Street vendor or radio station, daily consumption is a significant measure of success.

Entertainment Adds to the Experience

Many loyal customers said their favorite vendors were skilled in the art of performance. One cart king was referred to as “the most entertaining vendor in town.” Another said, “Watching them work is like watching a ballet...” and, “These guys are such characters that it adds just as much flavor to your meal as their secret hot sauce.”

How’s your entertainment quotient? Would a little more “spectacle” be beneficial?

Anticipation is Part of the Experience

A number of people think about the experience long before stepping up to the cart. “I actually find myself sitting at my desk daydreaming about it.” Another noted that he waits all winter for his favorite summer street vendor to return and as soon as you’re done with your plate, “you are already planning your next trip…for another one.”

As DMR’s Tripp Eldridge pointed out in “31 Moments of Truth,” what audiences think about your radio station brand when they’re NOT tuned in is critical to their future listening decisions.

There’s Something Surprising, New or Unique on a Regular or Even Daily Basis

“Always changing” and a “constant introduction” of items were also hot buttons.

Rolling out product upgrades and innovations is a common tactic particularly among smaller brands.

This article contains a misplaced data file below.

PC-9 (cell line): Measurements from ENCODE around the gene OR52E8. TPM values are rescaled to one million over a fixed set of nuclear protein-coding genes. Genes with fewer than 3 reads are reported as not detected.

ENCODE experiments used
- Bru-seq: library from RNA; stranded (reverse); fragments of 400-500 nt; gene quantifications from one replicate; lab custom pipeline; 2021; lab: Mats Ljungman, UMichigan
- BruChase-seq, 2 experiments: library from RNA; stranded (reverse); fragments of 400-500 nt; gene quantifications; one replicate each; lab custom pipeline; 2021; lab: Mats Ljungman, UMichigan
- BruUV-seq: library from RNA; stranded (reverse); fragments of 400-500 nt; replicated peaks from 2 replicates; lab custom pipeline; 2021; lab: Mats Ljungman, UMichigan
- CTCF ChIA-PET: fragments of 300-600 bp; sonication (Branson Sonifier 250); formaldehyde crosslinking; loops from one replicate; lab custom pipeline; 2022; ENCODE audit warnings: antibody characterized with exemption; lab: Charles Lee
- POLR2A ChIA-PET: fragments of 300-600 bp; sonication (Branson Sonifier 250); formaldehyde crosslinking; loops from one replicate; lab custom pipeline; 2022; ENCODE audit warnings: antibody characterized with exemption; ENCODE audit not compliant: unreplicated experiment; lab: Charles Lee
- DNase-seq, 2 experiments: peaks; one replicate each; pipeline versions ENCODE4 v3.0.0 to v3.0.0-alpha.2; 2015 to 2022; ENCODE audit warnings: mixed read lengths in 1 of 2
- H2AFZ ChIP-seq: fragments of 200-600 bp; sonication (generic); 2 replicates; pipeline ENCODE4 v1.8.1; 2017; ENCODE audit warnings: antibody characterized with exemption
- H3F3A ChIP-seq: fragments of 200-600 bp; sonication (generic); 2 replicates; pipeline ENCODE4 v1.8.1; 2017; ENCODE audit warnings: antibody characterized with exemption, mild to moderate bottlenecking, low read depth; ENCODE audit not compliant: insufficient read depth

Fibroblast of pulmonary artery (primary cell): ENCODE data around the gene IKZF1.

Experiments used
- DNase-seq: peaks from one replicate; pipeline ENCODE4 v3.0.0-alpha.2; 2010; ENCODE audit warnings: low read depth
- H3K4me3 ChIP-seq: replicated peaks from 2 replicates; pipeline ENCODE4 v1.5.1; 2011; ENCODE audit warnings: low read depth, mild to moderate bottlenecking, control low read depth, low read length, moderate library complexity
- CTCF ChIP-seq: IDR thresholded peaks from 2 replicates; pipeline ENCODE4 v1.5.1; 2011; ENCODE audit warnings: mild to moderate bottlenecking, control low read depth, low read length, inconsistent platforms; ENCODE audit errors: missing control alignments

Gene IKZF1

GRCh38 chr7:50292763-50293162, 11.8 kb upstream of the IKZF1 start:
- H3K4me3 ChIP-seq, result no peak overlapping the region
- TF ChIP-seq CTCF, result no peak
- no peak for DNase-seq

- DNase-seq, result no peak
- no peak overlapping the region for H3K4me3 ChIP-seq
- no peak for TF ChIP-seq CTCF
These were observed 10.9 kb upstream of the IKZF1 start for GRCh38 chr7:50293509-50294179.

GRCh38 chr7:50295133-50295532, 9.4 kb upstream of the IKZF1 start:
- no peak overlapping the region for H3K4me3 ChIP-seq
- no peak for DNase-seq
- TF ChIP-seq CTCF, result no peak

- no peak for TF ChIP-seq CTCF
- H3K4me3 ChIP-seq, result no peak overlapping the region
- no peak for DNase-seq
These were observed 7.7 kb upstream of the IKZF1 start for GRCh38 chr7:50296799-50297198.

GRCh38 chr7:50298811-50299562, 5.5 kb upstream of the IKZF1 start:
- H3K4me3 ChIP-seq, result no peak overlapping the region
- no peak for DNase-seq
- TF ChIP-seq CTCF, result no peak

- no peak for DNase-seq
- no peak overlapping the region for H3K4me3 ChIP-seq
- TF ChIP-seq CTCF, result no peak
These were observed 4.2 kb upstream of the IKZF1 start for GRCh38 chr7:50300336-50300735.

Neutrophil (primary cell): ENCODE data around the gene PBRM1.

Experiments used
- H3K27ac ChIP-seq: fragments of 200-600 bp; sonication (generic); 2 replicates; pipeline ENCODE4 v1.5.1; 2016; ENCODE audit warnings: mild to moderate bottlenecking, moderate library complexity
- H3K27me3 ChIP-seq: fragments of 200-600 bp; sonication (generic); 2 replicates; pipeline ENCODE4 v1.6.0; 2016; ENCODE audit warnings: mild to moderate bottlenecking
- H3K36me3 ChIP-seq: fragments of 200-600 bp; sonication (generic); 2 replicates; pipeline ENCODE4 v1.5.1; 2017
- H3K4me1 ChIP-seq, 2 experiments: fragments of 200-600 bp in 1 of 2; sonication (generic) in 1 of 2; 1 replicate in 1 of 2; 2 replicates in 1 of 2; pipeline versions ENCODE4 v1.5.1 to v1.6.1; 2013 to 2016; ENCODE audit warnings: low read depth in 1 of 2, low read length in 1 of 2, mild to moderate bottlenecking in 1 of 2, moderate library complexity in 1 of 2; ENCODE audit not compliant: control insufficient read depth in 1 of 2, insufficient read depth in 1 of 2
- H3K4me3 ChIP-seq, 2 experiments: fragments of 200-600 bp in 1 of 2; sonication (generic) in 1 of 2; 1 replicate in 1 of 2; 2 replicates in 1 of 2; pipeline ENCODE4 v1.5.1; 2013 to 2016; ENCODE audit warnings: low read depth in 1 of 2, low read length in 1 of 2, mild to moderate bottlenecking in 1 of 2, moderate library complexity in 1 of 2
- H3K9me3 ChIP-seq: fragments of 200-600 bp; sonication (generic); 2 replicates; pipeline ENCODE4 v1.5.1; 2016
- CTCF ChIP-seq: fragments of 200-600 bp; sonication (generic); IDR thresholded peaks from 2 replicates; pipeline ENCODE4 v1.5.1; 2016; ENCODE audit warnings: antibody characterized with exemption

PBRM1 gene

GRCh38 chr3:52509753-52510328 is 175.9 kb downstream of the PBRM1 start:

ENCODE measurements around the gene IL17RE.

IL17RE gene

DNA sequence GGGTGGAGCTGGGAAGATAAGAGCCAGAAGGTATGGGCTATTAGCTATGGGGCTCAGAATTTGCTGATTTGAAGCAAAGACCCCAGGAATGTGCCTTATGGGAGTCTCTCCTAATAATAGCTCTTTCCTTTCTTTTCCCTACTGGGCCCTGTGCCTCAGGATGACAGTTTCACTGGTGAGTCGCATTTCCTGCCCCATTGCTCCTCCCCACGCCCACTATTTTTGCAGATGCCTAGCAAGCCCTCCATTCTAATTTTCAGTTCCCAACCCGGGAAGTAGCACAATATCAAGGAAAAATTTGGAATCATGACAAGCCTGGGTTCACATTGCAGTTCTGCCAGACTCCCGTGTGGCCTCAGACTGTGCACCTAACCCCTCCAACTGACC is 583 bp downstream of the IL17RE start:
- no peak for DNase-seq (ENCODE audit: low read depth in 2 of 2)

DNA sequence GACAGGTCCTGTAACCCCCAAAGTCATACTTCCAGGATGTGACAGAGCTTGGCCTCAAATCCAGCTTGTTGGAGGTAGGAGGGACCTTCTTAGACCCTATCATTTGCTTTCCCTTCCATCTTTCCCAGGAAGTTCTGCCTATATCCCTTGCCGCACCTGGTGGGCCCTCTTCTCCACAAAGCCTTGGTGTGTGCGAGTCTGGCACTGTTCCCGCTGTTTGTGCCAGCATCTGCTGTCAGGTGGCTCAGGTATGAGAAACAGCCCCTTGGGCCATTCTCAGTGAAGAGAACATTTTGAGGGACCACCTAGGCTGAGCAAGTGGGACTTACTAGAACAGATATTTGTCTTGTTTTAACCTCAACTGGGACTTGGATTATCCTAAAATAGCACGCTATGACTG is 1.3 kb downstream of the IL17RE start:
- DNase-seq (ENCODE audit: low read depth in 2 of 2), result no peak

Social Media is Part of their Business

The King of Falafel, Fares “Freddy” Zeidaies, a Vendy finalist for 3 years, tweets, is on Facebook and has a website that includes video of a TV interview, menu, map and a guest book where submissions include “you have truly become a vital part of the neighborhood,” and “I cook my first arabic (sic) meal thanks to you.”

Vendors tweet their specials, update their arrival times if they’re running late, and just simply communicate regularly with their fans. Kenny Lao’s Rickshaw Dumplings claims to have 5000 followers; he also has a website that includes the history of dumplings, locations, a menu, and recent press coverage. You can see similar efforts from many Vendy winners including Wafels and Dinges and the Big Gay Ice Cream Truck both of whom sell merchandise with Wafels also offering products for sale.

It’s More Than Just Cooking, It’s Connecting

Many comments referenced how the community was a better place because of a favorite vendor – not because of the cooking but because of the connections that had been forged between vendor and customer.

“She is a wonderful, cheerful person who knows everyone in the neighborhood and takes care of them like family,” “He’s a great guy, humanitarian and environmentalist” and, “If money is scarce, you can get a meal from him and pay later.”

Neil Ducoff, Strategies founder & CEO and author of No-Compromise Leadership writes, “Demonstrate a sincere interest in discovering my needs. Remember those needs. Respect me. Listen to me. Give me your best – not something less. Earn my trust and you’ll have my loyalty. As a customer, these things are important to me. The more of these you fulfill, the more your business earns my loyalty and respect – and my praising referrals. The less you do, the more your business tells me how average it is.”